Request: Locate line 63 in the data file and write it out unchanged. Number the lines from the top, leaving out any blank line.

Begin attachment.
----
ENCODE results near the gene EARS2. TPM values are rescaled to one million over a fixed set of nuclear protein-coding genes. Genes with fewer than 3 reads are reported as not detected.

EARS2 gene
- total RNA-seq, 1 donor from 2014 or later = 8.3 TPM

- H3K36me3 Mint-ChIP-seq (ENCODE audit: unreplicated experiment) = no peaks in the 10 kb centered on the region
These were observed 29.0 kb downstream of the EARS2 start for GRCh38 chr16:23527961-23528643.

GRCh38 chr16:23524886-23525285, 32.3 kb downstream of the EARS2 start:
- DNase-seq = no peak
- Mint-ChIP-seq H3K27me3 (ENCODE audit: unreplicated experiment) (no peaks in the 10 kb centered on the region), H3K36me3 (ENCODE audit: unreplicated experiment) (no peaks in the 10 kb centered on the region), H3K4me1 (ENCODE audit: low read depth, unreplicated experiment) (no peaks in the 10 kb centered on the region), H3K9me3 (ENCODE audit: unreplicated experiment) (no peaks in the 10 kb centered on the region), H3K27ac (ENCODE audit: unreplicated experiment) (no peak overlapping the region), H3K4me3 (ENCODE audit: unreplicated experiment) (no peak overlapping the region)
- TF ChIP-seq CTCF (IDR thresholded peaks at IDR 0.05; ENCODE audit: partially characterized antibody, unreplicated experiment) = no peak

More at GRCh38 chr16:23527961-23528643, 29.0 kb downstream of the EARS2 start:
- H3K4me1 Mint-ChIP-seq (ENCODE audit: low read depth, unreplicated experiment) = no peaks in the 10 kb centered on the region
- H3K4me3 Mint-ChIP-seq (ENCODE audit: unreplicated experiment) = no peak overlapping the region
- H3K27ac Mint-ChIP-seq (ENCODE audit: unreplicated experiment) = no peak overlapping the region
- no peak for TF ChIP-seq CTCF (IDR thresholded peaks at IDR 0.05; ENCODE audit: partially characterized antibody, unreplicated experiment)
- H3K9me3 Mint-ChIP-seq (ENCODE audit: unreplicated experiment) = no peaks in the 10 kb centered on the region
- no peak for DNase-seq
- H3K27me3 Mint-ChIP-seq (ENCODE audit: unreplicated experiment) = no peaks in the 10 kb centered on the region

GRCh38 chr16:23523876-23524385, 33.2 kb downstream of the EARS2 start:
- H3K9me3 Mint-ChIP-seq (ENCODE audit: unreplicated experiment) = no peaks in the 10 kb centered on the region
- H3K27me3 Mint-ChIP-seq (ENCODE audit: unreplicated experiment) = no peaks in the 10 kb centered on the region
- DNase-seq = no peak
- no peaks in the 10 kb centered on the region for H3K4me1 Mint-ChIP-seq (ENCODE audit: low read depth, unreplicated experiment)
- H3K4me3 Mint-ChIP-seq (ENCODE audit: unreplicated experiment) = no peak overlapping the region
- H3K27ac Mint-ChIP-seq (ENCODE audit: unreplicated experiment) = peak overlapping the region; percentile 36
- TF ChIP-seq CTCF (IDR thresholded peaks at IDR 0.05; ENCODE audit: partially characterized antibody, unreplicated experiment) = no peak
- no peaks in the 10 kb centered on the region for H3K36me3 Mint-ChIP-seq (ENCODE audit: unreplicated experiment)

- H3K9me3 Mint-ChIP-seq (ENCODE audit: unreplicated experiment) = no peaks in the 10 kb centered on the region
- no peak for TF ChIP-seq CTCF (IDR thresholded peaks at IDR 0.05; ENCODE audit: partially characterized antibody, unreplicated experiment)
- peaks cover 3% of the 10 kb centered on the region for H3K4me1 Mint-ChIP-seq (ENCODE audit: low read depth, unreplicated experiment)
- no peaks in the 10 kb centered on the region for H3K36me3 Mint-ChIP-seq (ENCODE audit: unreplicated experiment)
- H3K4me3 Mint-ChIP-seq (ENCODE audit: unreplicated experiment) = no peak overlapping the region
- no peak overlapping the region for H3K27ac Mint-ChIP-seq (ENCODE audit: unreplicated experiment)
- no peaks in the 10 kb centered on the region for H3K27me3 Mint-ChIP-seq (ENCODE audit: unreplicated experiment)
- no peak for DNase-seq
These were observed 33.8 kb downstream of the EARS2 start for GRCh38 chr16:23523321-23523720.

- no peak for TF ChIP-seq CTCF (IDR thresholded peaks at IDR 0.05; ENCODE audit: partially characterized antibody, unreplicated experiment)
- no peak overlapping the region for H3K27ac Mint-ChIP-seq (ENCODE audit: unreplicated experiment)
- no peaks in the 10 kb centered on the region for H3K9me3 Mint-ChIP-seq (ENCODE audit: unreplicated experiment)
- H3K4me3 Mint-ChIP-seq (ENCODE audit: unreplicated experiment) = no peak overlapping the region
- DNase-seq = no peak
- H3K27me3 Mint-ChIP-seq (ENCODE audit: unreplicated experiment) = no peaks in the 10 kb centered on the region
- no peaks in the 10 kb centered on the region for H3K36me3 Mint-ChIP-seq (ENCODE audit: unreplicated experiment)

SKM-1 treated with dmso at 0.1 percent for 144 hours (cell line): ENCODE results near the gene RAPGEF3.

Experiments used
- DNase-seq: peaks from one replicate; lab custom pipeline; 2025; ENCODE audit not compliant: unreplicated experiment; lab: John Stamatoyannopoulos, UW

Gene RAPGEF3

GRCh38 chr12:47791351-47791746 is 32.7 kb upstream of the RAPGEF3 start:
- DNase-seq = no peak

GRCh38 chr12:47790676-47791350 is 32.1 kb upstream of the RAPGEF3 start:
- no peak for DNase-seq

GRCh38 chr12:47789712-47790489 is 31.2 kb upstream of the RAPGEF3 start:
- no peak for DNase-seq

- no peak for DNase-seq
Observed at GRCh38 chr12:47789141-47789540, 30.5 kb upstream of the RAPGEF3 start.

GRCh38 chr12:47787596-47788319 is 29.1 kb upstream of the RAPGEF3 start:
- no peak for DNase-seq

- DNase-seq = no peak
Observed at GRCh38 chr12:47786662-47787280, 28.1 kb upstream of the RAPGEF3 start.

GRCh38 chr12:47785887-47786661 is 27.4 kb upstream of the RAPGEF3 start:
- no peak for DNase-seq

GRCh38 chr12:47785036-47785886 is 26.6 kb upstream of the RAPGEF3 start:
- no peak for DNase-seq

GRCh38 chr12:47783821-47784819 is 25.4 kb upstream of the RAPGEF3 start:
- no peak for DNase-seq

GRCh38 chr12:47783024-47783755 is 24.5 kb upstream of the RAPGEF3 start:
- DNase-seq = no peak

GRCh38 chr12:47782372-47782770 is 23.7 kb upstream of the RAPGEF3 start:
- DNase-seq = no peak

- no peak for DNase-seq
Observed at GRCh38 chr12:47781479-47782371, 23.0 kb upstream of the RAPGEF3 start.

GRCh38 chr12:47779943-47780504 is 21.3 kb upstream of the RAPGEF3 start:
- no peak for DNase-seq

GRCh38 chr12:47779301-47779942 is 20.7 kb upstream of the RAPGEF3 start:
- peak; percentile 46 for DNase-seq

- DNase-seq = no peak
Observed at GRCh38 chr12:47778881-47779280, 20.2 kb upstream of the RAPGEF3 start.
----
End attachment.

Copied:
GRCh38 chr12:47783821-47784819 is 25.4 kb upstream of the RAPGEF3 start: